Cinema as Sermons - The Life of Pi
Updated: Nov 14, 2021
In this excellent 12 minute video from Akshunn Jakhu we are treated to a comprehensive summation of the Life of Pi movie.
Adapted from the Yann Martel's 2001 fantasy adventure novel by screenwriter David Magee, director Ang Lee's new film traces the journey of Pi Patel from India, across the Pacific Ocean, to Canada. Told in flashbacks from the perspective of the adult Pi to a struggling author who hopes to be inspired and "believe in God."
The story is told three acts. The first, set in India, concerns Pi's childhood living at a zoo run by his parents. He develops a love for a girl at school, for the world's many animals, and for various religions, deciding that "faith is a house with many rooms." Ang Lee captures the many creatures with amazing detail and a unique sense of humor.
While cast away, he forms an unexpected connection with another survivor: a fearsome Bengal Tiger named Richard Parker.
The young Pi learns how to get along with everyone as he simultaneously embraces the religions of Hinduism, Catholicism, and Islam. His father chastises him saying, "Believing in everything is the same as believing in nothing."
And here we see reflections of our own plight in this post-modern world. We are so overwhelmed with information that we no longer know what is right and wrong. Truth has become a personal choice. Moral relativism has opened the doors on all manner of sin and depravity. Many people today believe in everything and end up believing in nothing. Everything cannot be all right and all wrong at the same time. This applies to belief systems- religions and our choices in life.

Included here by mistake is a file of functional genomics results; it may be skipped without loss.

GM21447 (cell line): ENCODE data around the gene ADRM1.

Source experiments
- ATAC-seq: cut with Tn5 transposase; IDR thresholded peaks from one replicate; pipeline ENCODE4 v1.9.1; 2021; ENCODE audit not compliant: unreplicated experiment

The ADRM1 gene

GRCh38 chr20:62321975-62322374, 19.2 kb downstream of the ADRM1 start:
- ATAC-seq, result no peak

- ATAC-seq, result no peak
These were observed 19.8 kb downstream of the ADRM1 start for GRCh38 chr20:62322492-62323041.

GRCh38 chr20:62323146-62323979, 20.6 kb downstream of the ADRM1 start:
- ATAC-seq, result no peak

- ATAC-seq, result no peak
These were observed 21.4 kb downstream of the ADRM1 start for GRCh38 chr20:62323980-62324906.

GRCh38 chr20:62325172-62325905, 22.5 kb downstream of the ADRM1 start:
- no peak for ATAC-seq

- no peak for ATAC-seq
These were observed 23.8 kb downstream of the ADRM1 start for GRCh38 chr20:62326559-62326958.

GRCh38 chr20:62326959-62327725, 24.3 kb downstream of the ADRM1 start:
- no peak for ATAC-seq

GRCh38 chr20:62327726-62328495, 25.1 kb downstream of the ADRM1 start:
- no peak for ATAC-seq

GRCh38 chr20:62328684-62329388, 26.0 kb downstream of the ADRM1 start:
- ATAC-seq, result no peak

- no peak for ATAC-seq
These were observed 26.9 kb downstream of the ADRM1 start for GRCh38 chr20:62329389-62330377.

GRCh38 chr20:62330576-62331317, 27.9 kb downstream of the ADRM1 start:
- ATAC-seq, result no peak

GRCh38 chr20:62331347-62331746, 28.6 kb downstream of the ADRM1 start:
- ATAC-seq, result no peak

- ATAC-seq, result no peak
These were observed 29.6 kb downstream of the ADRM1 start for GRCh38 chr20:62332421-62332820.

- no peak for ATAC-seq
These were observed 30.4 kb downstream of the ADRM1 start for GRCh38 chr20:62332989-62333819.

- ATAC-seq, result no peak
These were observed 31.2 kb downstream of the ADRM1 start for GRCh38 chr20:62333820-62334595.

Life of Pi is a beautifully shot film that exists somewhere in between the worlds of fantasy and adventure. Cinematographer Claudio Miranda had the difficult task since much of the film that did not exist in the real world.
Life of Pi contains a multitude of advanced special effects shots, with a great deal of the movie, including Richard Parker the Tiger, being generated by computers.
Life of Pi does not attempt to distinguish between the faiths at the heart of its story, and it suggests that truth boils down to our subjective preference. It is a beautifully made film full of dazzling imagery. Although Life of Pi may be faithful to the book, it is not faithful to the Christ who Pi claims to know and believe in, or to the authority of the written accounts of Christ's life preserved in Scripture.
The Life of Pi if nothing else will make you think about your faith and the world around you.